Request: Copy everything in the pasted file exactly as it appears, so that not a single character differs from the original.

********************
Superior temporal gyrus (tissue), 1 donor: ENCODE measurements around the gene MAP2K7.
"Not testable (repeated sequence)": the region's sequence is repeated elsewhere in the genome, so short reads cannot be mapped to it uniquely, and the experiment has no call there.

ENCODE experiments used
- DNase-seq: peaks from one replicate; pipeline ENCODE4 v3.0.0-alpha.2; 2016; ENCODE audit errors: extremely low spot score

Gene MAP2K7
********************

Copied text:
Superior temporal gyrus (tissue), 1 donor: ENCODE measurements around the gene MAP2K7.
"Not testable (repeated sequence)": the region's sequence is repeated elsewhere in the genome, so short reads cannot be mapped to it uniquely, and the experiment has no call there.

ENCODE experiments used
- DNase-seq: peaks from one replicate; pipeline ENCODE4 v3.0.0-alpha.2; 2016; ENCODE audit errors: extremely low spot score

Gene MAP2K7